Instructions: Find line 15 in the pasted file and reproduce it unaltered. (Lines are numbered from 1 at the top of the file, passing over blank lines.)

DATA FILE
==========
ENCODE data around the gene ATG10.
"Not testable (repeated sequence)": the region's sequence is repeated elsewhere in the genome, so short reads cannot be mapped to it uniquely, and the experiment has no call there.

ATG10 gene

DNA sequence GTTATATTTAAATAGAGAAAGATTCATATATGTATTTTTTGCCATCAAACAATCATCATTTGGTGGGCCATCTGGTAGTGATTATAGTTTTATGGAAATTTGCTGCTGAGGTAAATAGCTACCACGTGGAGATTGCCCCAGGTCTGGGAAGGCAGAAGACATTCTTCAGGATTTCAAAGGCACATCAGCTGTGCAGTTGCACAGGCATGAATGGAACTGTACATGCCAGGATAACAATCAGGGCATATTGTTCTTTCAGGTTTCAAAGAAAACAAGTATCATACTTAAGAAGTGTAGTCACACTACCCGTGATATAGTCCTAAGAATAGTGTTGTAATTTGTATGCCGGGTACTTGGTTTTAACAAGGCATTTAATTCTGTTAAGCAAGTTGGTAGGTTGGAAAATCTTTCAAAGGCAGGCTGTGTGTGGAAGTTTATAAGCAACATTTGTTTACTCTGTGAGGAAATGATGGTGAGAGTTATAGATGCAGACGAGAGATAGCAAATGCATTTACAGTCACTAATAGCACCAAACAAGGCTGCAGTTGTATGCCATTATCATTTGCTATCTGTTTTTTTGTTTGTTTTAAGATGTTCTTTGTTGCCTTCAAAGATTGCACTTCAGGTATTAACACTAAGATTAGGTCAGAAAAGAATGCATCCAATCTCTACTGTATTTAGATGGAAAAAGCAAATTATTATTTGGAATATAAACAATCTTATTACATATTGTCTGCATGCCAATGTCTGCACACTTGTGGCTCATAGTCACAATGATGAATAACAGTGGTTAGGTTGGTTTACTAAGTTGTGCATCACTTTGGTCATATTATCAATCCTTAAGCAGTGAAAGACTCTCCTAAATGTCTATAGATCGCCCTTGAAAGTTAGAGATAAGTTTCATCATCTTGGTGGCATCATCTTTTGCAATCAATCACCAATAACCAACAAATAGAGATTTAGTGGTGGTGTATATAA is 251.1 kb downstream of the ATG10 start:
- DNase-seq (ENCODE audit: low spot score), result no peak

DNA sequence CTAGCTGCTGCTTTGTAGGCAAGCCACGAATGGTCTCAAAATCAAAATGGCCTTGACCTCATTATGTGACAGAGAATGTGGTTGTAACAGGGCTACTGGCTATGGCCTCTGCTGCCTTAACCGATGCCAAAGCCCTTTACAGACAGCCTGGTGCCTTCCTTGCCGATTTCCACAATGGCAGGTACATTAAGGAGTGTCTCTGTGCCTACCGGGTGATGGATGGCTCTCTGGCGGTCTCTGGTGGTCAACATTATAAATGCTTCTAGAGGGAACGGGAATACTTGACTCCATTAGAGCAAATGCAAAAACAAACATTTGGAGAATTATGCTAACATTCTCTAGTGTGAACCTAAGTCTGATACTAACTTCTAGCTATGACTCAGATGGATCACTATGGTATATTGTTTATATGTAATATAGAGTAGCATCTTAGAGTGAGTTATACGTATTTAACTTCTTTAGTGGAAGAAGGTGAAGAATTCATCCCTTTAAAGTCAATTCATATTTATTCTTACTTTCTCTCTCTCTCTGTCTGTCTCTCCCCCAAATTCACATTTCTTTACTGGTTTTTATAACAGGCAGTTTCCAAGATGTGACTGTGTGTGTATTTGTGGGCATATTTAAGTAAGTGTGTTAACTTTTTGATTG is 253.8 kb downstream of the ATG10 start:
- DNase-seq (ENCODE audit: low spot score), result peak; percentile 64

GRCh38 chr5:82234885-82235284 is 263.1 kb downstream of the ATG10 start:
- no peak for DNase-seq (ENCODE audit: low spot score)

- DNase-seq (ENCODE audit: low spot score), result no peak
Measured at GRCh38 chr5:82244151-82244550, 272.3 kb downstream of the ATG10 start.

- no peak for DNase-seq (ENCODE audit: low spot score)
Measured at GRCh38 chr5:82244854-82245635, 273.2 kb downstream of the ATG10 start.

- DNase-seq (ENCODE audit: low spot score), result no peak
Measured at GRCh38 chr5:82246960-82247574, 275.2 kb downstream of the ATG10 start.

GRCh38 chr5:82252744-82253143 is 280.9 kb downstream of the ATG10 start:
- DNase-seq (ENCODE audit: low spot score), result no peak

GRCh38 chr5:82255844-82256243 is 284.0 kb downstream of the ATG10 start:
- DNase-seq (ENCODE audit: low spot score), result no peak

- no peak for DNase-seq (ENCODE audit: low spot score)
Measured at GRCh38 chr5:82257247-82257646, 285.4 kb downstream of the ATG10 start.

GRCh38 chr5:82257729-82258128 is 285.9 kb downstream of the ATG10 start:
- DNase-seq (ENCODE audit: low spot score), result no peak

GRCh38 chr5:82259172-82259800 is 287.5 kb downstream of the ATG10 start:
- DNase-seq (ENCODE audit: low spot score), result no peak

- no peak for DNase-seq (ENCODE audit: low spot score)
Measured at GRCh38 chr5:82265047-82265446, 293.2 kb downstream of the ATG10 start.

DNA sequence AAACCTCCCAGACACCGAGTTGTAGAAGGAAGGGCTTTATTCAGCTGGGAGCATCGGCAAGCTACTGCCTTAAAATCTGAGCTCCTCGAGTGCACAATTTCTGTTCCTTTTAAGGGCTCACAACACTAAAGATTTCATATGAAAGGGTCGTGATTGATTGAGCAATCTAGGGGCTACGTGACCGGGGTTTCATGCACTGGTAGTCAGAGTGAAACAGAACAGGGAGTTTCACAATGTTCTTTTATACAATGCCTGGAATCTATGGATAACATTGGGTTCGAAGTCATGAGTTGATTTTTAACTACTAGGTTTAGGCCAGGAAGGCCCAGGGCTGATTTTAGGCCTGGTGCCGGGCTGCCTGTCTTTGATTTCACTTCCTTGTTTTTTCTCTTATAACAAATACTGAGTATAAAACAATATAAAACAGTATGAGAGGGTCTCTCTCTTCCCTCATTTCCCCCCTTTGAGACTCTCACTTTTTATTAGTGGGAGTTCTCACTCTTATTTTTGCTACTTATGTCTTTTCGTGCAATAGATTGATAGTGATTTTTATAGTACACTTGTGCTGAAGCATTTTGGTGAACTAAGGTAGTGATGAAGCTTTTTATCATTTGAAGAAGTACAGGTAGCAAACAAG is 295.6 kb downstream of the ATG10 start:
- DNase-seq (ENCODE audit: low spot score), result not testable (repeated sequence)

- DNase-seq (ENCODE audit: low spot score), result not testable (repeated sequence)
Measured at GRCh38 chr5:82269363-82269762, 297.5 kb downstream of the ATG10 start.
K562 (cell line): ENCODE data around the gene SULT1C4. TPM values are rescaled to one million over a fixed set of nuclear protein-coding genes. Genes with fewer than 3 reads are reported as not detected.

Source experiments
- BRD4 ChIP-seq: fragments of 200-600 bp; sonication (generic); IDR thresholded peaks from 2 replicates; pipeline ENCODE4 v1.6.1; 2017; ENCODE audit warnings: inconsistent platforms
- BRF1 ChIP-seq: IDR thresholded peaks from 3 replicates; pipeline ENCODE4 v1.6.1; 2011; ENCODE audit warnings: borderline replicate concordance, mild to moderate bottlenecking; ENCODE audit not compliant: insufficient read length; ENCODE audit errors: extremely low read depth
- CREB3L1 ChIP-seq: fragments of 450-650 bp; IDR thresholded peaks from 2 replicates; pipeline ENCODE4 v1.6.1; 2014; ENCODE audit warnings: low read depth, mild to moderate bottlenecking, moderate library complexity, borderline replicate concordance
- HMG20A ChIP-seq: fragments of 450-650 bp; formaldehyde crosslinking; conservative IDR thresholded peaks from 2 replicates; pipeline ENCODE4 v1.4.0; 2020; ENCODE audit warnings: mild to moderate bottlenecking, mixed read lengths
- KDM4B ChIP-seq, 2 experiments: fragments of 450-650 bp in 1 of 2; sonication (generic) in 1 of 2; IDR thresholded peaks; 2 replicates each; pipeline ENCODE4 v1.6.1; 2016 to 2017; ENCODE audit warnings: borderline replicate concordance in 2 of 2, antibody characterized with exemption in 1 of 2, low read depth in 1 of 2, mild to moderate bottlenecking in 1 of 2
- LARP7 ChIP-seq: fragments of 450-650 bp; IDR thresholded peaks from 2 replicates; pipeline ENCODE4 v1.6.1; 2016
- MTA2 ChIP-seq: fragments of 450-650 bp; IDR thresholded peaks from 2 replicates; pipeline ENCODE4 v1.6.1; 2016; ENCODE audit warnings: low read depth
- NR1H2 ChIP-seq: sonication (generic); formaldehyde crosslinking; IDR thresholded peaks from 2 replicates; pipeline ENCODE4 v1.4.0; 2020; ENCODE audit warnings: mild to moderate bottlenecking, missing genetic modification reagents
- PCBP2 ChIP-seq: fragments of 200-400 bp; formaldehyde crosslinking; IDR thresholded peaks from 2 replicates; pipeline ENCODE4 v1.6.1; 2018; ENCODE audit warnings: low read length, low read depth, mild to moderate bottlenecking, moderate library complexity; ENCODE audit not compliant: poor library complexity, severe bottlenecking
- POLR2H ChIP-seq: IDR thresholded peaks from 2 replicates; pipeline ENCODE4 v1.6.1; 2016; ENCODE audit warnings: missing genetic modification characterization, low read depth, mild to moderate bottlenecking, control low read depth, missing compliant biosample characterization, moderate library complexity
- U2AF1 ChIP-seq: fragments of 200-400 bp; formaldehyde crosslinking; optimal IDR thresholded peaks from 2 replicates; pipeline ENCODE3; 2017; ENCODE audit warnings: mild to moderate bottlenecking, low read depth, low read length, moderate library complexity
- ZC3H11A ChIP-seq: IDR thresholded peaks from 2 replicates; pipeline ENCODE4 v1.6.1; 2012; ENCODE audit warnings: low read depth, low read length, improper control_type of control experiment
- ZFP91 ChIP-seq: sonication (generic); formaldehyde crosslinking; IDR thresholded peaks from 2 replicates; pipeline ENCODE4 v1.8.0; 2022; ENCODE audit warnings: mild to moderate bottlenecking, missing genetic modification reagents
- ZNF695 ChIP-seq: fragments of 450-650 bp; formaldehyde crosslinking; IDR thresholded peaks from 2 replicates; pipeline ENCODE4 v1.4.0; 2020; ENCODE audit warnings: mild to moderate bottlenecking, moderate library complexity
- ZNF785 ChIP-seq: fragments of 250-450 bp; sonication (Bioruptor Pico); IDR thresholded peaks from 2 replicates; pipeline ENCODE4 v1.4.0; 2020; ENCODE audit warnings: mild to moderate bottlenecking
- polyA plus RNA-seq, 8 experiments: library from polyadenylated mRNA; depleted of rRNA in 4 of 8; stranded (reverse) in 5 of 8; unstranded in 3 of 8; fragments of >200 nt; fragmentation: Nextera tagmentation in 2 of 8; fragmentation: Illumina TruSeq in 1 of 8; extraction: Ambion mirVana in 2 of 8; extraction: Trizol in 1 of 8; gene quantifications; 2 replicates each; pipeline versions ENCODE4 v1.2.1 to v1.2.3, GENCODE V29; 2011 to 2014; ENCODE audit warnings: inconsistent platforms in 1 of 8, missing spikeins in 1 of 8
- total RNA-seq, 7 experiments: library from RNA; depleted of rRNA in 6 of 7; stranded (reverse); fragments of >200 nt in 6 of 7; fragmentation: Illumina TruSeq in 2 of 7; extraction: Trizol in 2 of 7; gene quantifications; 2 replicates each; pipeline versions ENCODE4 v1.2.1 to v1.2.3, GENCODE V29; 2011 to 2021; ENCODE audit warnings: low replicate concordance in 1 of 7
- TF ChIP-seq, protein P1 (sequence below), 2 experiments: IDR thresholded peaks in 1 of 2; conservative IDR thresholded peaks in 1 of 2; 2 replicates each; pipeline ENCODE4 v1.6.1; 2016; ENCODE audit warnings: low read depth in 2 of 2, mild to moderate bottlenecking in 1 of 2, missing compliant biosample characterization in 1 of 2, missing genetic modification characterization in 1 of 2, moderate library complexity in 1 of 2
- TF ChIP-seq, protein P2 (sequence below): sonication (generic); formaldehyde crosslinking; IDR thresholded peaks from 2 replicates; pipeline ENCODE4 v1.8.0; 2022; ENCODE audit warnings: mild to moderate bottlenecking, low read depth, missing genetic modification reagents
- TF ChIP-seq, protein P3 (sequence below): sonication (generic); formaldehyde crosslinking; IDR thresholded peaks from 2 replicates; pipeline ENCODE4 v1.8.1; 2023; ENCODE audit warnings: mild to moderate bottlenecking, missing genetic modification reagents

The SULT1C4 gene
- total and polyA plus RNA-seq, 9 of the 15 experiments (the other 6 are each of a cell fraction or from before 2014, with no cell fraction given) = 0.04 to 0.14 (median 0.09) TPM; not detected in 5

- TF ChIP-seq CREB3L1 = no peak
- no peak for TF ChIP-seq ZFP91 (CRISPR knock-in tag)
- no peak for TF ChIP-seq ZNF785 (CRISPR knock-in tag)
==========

Measured at GRCh38 chr5:82246960-82247574, 275.2 kb downstream of the ATG10 start.